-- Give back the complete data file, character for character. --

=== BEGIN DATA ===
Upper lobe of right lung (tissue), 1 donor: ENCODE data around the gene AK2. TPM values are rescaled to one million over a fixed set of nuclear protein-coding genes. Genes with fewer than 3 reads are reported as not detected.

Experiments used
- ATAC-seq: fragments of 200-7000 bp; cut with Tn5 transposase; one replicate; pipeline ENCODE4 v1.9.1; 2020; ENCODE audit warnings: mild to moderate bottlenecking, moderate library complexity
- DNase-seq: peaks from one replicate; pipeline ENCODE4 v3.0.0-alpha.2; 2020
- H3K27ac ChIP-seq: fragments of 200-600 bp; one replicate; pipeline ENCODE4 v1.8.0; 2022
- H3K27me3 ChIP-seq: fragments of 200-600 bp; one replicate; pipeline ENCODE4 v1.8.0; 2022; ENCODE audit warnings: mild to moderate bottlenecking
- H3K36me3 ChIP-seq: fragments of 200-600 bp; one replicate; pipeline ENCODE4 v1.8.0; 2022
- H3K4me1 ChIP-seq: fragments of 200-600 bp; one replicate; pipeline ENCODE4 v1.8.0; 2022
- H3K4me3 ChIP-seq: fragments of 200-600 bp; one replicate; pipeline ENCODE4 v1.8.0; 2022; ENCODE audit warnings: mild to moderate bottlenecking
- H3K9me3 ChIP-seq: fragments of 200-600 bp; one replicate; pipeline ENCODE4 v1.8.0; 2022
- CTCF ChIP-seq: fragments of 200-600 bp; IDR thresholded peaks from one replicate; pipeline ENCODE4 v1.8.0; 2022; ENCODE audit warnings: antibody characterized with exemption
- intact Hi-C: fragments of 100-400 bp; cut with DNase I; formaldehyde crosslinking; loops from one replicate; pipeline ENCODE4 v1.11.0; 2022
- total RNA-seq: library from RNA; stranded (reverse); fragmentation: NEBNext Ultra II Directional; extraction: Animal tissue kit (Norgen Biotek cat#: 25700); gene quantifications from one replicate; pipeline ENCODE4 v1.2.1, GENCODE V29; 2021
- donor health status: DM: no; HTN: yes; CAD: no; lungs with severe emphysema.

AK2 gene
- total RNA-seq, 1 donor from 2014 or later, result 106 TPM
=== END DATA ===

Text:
Upper lobe of right lung (tissue), 1 donor: ENCODE data around the gene AK2. TPM values are rescaled to one million over a fixed set of nuclear protein-coding genes. Genes with fewer than 3 reads are reported as not detected.

Experiments used
- ATAC-seq: fragments of 200-7000 bp; cut with Tn5 transposase; one replicate; pipeline ENCODE4 v1.9.1; 2020; ENCODE audit warnings: mild to moderate bottlenecking, moderate library complexity
- DNase-seq: peaks from one replicate; pipeline ENCODE4 v3.0.0-alpha.2; 2020
- H3K27ac ChIP-seq: fragments of 200-600 bp; one replicate; pipeline ENCODE4 v1.8.0; 2022
- H3K27me3 ChIP-seq: fragments of 200-600 bp; one replicate; pipeline ENCODE4 v1.8.0; 2022; ENCODE audit warnings: mild to moderate bottlenecking
- H3K36me3 ChIP-seq: fragments of 200-600 bp; one replicate; pipeline ENCODE4 v1.8.0; 2022
- H3K4me1 ChIP-seq: fragments of 200-600 bp; one replicate; pipeline ENCODE4 v1.8.0; 2022
- H3K4me3 ChIP-seq: fragments of 200-600 bp; one replicate; pipeline ENCODE4 v1.8.0; 2022; ENCODE audit warnings: mild to moderate bottlenecking
- H3K9me3 ChIP-seq: fragments of 200-600 bp; one replicate; pipeline ENCODE4 v1.8.0; 2022
- CTCF ChIP-seq: fragments of 200-600 bp; IDR thresholded peaks from one replicate; pipeline ENCODE4 v1.8.0; 2022; ENCODE audit warnings: antibody characterized with exemption
- intact Hi-C: fragments of 100-400 bp; cut with DNase I; formaldehyde crosslinking; loops from one replicate; pipeline ENCODE4 v1.11.0; 2022
- total RNA-seq: library from RNA; stranded (reverse); fragmentation: NEBNext Ultra II Directional; extraction: Animal tissue kit (Norgen Biotek cat#: 25700); gene quantifications from one replicate; pipeline ENCODE4 v1.2.1, GENCODE V29; 2021
- donor health status: DM: no; HTN: yes; CAD: no; lungs with severe emphysema.

AK2 gene
- total RNA-seq, 1 donor from 2014 or later, result 106 TPM